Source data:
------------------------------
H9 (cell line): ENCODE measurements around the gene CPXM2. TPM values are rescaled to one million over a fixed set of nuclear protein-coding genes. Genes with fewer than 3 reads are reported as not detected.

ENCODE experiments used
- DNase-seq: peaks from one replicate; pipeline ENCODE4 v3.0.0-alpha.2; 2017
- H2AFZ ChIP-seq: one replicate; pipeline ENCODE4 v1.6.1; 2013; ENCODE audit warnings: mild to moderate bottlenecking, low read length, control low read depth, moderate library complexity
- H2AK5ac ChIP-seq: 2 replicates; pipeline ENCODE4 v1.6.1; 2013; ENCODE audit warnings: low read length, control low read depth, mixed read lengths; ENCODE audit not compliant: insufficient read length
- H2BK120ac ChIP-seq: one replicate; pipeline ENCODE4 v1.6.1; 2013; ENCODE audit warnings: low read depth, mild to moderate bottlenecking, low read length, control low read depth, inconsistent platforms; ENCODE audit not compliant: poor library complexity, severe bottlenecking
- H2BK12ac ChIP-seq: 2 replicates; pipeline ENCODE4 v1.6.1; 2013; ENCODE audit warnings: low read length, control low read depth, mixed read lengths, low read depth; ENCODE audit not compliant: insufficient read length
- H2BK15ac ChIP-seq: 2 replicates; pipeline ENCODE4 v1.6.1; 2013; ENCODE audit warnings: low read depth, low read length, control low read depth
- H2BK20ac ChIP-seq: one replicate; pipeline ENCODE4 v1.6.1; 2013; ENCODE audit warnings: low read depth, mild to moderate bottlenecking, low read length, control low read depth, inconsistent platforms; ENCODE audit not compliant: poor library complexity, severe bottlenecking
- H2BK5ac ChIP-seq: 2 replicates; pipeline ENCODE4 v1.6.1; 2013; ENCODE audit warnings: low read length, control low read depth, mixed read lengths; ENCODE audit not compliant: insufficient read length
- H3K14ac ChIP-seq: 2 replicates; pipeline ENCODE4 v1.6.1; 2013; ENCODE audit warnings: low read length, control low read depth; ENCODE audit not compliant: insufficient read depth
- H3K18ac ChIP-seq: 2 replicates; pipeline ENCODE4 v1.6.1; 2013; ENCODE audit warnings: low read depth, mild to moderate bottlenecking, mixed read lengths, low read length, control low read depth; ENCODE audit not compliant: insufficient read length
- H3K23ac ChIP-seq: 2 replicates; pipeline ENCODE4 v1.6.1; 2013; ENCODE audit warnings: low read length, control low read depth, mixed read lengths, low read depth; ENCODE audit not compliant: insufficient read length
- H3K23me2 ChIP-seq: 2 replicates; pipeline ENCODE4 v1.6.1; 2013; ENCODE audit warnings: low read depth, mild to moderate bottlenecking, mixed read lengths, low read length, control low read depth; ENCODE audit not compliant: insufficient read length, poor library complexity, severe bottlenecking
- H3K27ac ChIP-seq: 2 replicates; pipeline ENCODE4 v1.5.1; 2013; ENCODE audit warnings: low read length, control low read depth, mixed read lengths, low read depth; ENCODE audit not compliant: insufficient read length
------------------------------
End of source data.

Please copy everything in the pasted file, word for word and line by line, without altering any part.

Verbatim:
H9 (cell line): ENCODE measurements around the gene CPXM2. TPM values are rescaled to one million over a fixed set of nuclear protein-coding genes. Genes with fewer than 3 reads are reported as not detected.

ENCODE experiments used
- DNase-seq: peaks from one replicate; pipeline ENCODE4 v3.0.0-alpha.2; 2017
- H2AFZ ChIP-seq: one replicate; pipeline ENCODE4 v1.6.1; 2013; ENCODE audit warnings: mild to moderate bottlenecking, low read length, control low read depth, moderate library complexity
- H2AK5ac ChIP-seq: 2 replicates; pipeline ENCODE4 v1.6.1; 2013; ENCODE audit warnings: low read length, control low read depth, mixed read lengths; ENCODE audit not compliant: insufficient read length
- H2BK120ac ChIP-seq: one replicate; pipeline ENCODE4 v1.6.1; 2013; ENCODE audit warnings: low read depth, mild to moderate bottlenecking, low read length, control low read depth, inconsistent platforms; ENCODE audit not compliant: poor library complexity, severe bottlenecking
- H2BK12ac ChIP-seq: 2 replicates; pipeline ENCODE4 v1.6.1; 2013; ENCODE audit warnings: low read length, control low read depth, mixed read lengths, low read depth; ENCODE audit not compliant: insufficient read length
- H2BK15ac ChIP-seq: 2 replicates; pipeline ENCODE4 v1.6.1; 2013; ENCODE audit warnings: low read depth, low read length, control low read depth
- H2BK20ac ChIP-seq: one replicate; pipeline ENCODE4 v1.6.1; 2013; ENCODE audit warnings: low read depth, mild to moderate bottlenecking, low read length, control low read depth, inconsistent platforms; ENCODE audit not compliant: poor library complexity, severe bottlenecking
- H2BK5ac ChIP-seq: 2 replicates; pipeline ENCODE4 v1.6.1; 2013; ENCODE audit warnings: low read length, control low read depth, mixed read lengths; ENCODE audit not compliant: insufficient read length
- H3K14ac ChIP-seq: 2 replicates; pipeline ENCODE4 v1.6.1; 2013; ENCODE audit warnings: low read length, control low read depth; ENCODE audit not compliant: insufficient read depth
- H3K18ac ChIP-seq: 2 replicates; pipeline ENCODE4 v1.6.1; 2013; ENCODE audit warnings: low read depth, mild to moderate bottlenecking, mixed read lengths, low read length, control low read depth; ENCODE audit not compliant: insufficient read length
- H3K23ac ChIP-seq: 2 replicates; pipeline ENCODE4 v1.6.1; 2013; ENCODE audit warnings: low read length, control low read depth, mixed read lengths, low read depth; ENCODE audit not compliant: insufficient read length
- H3K23me2 ChIP-seq: 2 replicates; pipeline ENCODE4 v1.6.1; 2013; ENCODE audit warnings: low read depth, mild to moderate bottlenecking, mixed read lengths, low read length, control low read depth; ENCODE audit not compliant: insufficient read length, poor library complexity, severe bottlenecking
- H3K27ac ChIP-seq: 2 replicates; pipeline ENCODE4 v1.5.1; 2013; ENCODE audit warnings: low read length, control low read depth, mixed read lengths, low read depth; ENCODE audit not compliant: insufficient read length